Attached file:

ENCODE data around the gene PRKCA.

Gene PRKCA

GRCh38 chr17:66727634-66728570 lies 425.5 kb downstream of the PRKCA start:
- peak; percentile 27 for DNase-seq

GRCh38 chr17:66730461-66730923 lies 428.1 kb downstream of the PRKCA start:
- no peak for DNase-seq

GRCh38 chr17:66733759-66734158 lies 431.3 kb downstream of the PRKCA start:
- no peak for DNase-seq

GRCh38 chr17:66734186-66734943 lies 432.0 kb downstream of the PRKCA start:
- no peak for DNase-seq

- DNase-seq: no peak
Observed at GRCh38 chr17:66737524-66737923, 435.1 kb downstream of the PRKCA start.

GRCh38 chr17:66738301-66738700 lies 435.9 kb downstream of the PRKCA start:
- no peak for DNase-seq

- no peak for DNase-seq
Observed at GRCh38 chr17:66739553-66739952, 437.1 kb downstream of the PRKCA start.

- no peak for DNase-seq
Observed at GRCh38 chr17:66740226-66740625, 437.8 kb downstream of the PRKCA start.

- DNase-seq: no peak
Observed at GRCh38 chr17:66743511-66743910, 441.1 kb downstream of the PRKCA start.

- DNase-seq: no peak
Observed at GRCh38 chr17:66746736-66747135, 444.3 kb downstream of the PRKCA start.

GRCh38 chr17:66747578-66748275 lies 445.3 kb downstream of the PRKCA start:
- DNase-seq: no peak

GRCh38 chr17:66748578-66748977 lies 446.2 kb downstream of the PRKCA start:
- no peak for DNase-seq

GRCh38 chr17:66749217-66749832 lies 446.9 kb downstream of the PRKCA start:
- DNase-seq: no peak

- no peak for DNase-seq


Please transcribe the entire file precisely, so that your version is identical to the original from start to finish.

ENCODE data around the gene PRKCA.

Gene PRKCA

GRCh38 chr17:66727634-66728570 lies 425.5 kb downstream of the PRKCA start:
- peak; percentile 27 for DNase-seq

GRCh38 chr17:66730461-66730923 lies 428.1 kb downstream of the PRKCA start:
- no peak for DNase-seq

GRCh38 chr17:66733759-66734158 lies 431.3 kb downstream of the PRKCA start:
- no peak for DNase-seq

GRCh38 chr17:66734186-66734943 lies 432.0 kb downstream of the PRKCA start:
- no peak for DNase-seq

- DNase-seq: no peak
Observed at GRCh38 chr17:66737524-66737923, 435.1 kb downstream of the PRKCA start.

GRCh38 chr17:66738301-66738700 lies 435.9 kb downstream of the PRKCA start:
- no peak for DNase-seq

- no peak for DNase-seq
Observed at GRCh38 chr17:66739553-66739952, 437.1 kb downstream of the PRKCA start.

- no peak for DNase-seq
Observed at GRCh38 chr17:66740226-66740625, 437.8 kb downstream of the PRKCA start.

- DNase-seq: no peak
Observed at GRCh38 chr17:66743511-66743910, 441.1 kb downstream of the PRKCA start.

- DNase-seq: no peak
Observed at GRCh38 chr17:66746736-66747135, 444.3 kb downstream of the PRKCA start.

GRCh38 chr17:66747578-66748275 lies 445.3 kb downstream of the PRKCA start:
- DNase-seq: no peak

GRCh38 chr17:66748578-66748977 lies 446.2 kb downstream of the PRKCA start:
- no peak for DNase-seq

GRCh38 chr17:66749217-66749832 lies 446.9 kb downstream of the PRKCA start:
- DNase-seq: no peak

- no peak for DNase-seq